Last summer I had the pleasure of interviewing Mark McGuinness, author of Resilience: Facing Down Rejection and Criticism on the Road to Success. Originally recorded for my members in the Art Biz Incubator, I am able to share this interview now that my members have benefited from it for a number of months.
One of my coaching mentors used to say that she couldn’t separate business coaching from personal coaching. “It’s all personal,” she would say. If you read enough business motivation, you will come across attempts to help coach you through rejection and criticism with some form of the following. . . . “You are not your business.” . . .
If you want to reach a higher level in your art career, there must be someone around who can tell you what’s good and what’s garbage. Or does there? In 2005 NPR aired a 4-part series on flops. In part 3, they discussed the aftermath of failure – specifically, what happens when a movie flops.
Deep Thought Thursday: The more minimal art, the more maximum the explanation. – Hilton Kramer
Does it hit you over the head? Do you have to spend time with it to understand its greatness? While we’re at it . . . What is great art?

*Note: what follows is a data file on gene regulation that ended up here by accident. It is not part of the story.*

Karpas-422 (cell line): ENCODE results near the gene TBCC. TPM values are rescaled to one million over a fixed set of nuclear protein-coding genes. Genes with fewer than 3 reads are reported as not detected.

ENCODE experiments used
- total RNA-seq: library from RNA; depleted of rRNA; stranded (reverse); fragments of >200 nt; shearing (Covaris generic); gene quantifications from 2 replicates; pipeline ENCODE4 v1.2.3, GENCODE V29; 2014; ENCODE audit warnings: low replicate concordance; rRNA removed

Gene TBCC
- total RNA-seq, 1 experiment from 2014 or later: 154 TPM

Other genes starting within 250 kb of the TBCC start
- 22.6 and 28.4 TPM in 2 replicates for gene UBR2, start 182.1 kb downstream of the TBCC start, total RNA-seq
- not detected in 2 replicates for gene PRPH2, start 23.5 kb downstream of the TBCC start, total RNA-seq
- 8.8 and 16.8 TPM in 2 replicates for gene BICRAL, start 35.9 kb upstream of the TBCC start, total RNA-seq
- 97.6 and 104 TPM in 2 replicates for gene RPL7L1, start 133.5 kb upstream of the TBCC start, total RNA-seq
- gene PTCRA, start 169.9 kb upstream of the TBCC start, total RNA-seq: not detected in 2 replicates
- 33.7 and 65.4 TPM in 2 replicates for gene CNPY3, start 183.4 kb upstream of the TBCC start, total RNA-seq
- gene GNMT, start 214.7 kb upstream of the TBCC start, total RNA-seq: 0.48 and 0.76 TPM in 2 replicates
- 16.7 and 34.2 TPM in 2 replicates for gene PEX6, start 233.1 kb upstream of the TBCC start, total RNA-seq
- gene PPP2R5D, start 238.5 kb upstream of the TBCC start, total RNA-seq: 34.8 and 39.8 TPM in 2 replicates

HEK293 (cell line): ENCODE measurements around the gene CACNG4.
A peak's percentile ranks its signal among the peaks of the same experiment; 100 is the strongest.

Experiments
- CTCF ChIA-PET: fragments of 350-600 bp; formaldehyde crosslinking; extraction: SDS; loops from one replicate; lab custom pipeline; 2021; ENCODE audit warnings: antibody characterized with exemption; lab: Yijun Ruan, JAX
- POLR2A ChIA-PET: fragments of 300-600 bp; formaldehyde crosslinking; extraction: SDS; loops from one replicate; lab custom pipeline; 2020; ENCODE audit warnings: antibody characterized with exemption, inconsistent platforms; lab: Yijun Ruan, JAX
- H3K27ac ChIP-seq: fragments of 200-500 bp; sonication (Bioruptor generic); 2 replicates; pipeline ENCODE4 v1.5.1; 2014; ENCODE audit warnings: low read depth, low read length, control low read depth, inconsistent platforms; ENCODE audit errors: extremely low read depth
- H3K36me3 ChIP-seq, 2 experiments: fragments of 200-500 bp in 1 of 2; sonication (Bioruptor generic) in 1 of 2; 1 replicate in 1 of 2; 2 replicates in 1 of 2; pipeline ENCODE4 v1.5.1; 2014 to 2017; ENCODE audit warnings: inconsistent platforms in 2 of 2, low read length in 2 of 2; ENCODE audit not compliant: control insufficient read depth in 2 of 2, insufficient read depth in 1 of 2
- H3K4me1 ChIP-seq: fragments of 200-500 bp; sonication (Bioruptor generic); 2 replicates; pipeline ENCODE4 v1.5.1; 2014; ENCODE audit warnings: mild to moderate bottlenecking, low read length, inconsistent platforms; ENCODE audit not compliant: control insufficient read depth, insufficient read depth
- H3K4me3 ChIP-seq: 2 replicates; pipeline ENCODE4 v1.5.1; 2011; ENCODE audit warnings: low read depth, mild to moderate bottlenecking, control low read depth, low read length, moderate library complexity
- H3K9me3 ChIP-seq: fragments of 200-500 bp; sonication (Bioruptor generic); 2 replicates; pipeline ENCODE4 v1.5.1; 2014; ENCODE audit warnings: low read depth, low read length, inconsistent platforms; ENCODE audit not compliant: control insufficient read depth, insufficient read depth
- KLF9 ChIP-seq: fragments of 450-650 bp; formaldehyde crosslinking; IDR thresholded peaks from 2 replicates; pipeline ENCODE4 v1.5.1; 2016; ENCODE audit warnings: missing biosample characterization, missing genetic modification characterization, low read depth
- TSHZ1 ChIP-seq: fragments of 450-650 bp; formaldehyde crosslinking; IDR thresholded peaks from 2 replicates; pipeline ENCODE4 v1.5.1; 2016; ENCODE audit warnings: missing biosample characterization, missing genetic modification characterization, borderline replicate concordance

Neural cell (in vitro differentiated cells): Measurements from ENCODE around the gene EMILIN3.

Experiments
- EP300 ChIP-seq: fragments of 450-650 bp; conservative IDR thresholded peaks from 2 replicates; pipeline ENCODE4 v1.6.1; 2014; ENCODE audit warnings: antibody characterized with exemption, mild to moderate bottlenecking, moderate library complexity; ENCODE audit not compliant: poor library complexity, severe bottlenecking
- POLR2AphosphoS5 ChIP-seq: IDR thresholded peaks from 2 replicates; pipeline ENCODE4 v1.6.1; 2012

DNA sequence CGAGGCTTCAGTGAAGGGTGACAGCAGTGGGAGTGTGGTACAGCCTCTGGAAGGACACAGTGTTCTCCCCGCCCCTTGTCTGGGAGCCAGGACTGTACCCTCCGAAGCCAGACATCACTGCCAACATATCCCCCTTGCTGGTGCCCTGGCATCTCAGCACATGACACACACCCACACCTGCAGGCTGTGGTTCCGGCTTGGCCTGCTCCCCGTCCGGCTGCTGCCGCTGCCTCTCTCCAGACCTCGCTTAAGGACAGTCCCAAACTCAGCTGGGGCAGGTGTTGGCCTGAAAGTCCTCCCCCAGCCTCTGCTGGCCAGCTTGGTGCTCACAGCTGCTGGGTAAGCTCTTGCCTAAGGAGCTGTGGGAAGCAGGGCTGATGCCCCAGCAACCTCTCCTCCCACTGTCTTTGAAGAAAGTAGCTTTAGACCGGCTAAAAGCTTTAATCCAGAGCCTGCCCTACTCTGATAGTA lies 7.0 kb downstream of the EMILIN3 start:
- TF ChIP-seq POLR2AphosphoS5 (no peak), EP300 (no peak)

Without identifying the parties involved, I’ll pass on some “gossip” relayed to me by a reliable source about one artist’s self-promotion feats. It involves 1 artist, 1 arts reviewer, and a gaggle of the artist’s supporters.
As you know, the Oreo® is a cookie with two chocolate wafers on the outside and light, creamy filling on the inside. When you’re critiquing someone’s art or marketing materials, think of the chocolate wafers (the parts that hold the whole together) as praise. The fluffy stuff in the center is where you can offer room for improvement.
Gertrude Stein said “No artist needs criticism, he only needs appreciation.” True? Share your thoughts.